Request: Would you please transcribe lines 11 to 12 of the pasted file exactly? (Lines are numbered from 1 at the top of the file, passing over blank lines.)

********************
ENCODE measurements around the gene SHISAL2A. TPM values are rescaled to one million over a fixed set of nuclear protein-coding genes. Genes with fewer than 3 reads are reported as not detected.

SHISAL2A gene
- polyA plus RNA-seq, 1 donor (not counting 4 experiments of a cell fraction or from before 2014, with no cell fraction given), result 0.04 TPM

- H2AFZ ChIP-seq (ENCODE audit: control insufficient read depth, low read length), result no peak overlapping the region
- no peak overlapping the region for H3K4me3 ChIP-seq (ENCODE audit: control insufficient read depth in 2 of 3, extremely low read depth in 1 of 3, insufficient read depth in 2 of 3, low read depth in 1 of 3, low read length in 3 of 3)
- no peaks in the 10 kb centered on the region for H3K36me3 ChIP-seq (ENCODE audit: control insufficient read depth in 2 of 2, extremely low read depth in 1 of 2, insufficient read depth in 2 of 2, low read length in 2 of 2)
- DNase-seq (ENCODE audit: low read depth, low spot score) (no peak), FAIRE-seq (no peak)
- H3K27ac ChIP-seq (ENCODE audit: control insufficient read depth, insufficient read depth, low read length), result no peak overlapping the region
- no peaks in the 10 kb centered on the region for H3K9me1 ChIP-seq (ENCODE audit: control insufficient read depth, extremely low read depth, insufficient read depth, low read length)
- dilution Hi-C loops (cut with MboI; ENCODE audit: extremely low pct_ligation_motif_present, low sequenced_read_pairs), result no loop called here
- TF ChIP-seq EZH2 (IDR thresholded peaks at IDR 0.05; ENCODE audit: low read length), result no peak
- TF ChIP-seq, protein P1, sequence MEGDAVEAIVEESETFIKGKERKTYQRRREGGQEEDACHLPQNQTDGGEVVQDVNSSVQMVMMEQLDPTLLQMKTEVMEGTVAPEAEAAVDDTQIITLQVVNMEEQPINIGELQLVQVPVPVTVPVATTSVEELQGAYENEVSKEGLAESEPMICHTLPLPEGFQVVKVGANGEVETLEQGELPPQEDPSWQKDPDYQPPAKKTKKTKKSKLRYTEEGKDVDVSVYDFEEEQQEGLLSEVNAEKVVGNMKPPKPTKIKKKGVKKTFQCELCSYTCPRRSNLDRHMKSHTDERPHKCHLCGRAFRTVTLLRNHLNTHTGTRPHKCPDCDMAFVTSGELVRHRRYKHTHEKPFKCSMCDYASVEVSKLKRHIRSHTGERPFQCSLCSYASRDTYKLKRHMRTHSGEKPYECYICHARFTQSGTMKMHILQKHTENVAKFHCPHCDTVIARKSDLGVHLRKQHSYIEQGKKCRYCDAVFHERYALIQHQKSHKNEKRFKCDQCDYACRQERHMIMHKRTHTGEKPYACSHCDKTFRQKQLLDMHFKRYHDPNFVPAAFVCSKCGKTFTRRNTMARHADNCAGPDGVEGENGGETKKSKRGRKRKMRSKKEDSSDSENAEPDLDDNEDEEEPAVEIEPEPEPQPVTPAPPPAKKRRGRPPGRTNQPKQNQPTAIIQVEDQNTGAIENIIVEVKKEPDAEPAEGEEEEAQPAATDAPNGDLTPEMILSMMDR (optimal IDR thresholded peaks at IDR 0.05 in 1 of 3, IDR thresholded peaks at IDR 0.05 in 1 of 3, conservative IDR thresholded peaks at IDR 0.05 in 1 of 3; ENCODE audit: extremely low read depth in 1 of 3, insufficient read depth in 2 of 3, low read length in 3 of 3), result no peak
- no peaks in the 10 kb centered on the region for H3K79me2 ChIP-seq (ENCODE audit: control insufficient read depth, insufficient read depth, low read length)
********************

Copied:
- TF ChIP-seq EZH2 (IDR thresholded peaks at IDR 0.05; ENCODE audit: low read length), result no peak
- TF ChIP-seq, protein P1, sequence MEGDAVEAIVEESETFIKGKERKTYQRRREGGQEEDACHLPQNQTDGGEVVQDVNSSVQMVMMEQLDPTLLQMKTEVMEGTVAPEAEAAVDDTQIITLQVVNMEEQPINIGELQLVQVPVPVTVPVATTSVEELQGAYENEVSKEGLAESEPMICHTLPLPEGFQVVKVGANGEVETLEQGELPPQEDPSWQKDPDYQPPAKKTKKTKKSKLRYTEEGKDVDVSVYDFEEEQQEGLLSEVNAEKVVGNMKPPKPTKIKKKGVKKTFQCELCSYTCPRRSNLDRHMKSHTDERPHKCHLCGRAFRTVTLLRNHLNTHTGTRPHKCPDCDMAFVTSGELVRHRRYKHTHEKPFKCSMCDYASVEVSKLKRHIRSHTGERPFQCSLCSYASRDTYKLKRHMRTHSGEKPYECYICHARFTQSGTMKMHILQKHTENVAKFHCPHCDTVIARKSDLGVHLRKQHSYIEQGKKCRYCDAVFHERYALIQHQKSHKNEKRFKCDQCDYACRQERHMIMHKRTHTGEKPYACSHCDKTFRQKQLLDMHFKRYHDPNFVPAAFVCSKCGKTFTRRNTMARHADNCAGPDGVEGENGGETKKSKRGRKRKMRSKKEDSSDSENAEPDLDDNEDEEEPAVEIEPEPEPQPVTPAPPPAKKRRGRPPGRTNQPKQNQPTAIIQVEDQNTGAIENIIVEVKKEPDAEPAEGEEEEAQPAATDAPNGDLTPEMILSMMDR (optimal IDR thresholded peaks at IDR 0.05 in 1 of 3, IDR thresholded peaks at IDR 0.05 in 1 of 3, conservative IDR thresholded peaks at IDR 0.05 in 1 of 3; ENCODE audit: extremely low read depth in 1 of 3, insufficient read depth in 2 of 3, low read length in 3 of 3), result no peak